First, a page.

When Zach and I first started dating in 2009, he was vigorously training for and competing in triathlons. I was extremely impressed when I went to cheer him on at a sprint-distance triathlon, which consisted of a 750 meter open-water swim, a 12 mile bike, and a 3.1 mile run. My aunt and uncle were always very into the sport, so I knew about it and thought it was impressive, but I also found it extremely intimidating. In 2009, I knew I could handle the biking, but was intimidated by both the run and the swim.
Then, in March of 2013, I started running with the Colorado Chapter of Achilles International. You can read more about my journey towards becoming a “runner” here. Through this group, I gained confidence in my running ability & even completed a half marathon in early 2014. Thus, my fear of the run was eliminated… but there was still that pesky & somewhat terrifying swim to contend with.
However, in March of 2014, I attended a swimming clinic in Boulder that was hosted by the Challenged Athletes Foundation. To be completely honest, I didn’t even really want to participate, but I had designated it as our March event for LIM359 & had to set an example for the rest of our members. After all, part of the greatness of our group is that we push people a little outside their comfort zones, so I couldn’t let my own fears stop me! Each person was slotted 1 hour in the pool, but wouldn’t you know I ended up spending 2 hours in there learning the freestyle, the back stroke, the breaststroke, and even the butterfly! I wasn’t starting from ground zero considering I had swimming lessons while I was growing up, but I hadn’t really been swimming since I was a teenager. As soon as I got out of that pool, my mind was set – I would do a triathlon!!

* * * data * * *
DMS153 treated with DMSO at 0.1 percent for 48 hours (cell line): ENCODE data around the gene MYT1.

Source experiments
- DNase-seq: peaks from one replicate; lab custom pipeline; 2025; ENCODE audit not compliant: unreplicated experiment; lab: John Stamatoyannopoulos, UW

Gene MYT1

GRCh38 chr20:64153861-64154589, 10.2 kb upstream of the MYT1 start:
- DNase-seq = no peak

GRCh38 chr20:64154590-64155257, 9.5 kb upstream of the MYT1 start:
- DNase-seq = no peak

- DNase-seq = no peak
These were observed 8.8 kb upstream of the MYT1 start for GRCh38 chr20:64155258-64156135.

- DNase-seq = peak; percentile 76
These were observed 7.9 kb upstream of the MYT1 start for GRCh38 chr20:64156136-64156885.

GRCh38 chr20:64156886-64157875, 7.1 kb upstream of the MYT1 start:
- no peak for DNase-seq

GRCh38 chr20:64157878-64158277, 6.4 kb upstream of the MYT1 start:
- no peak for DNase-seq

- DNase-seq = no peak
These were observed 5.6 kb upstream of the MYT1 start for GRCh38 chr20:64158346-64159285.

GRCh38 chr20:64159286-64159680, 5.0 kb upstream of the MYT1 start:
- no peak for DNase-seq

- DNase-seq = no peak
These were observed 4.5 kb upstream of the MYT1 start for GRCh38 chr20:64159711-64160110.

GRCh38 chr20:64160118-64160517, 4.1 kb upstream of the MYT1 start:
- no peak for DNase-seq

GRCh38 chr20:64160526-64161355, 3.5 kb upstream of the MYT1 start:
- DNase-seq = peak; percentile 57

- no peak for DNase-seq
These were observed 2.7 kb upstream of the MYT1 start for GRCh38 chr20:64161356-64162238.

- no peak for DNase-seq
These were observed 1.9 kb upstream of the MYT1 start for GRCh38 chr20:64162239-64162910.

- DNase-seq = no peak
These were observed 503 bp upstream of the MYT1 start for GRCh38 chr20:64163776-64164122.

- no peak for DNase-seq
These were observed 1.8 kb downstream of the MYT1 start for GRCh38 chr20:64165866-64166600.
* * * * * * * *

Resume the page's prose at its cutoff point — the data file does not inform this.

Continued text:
I completed the TriRock Colorado on July 20, 2014 in 1 hour 51 minutes and 9 seconds, well under my goal of 2 hours. I swam in 74 degree water in the Aurora Reservoir, tackled a very hilly bike ride on a heavy hybrid bike that is definitely not designed for racing, and ran under the hot sun of Colorado. Triathlon is a sport that forces me to accept that I do, in fact, have a disability that requires some accommodations. For example, I swim without my leg so I need my leg, towels, and a chair waiting for me when I got out of the water so I can get up to the transition area. I also need a chair in the transition area so I can sit down to switch from running leg to biking leg and then back to my running leg. Triathlon forces me to fully accept that having a limb amputated does mean life is harder sometimes, but it also helps me accept my true self and makes me realize how amazing our bodies are at adapting.
I can now call myself a triathlete. It’s something I’m very proud of & it never would have been possible if I let my fear keep me from trying. It just goes to show that you’ll never know what you’re capable of unless you TRI!
Learn more about Emily here.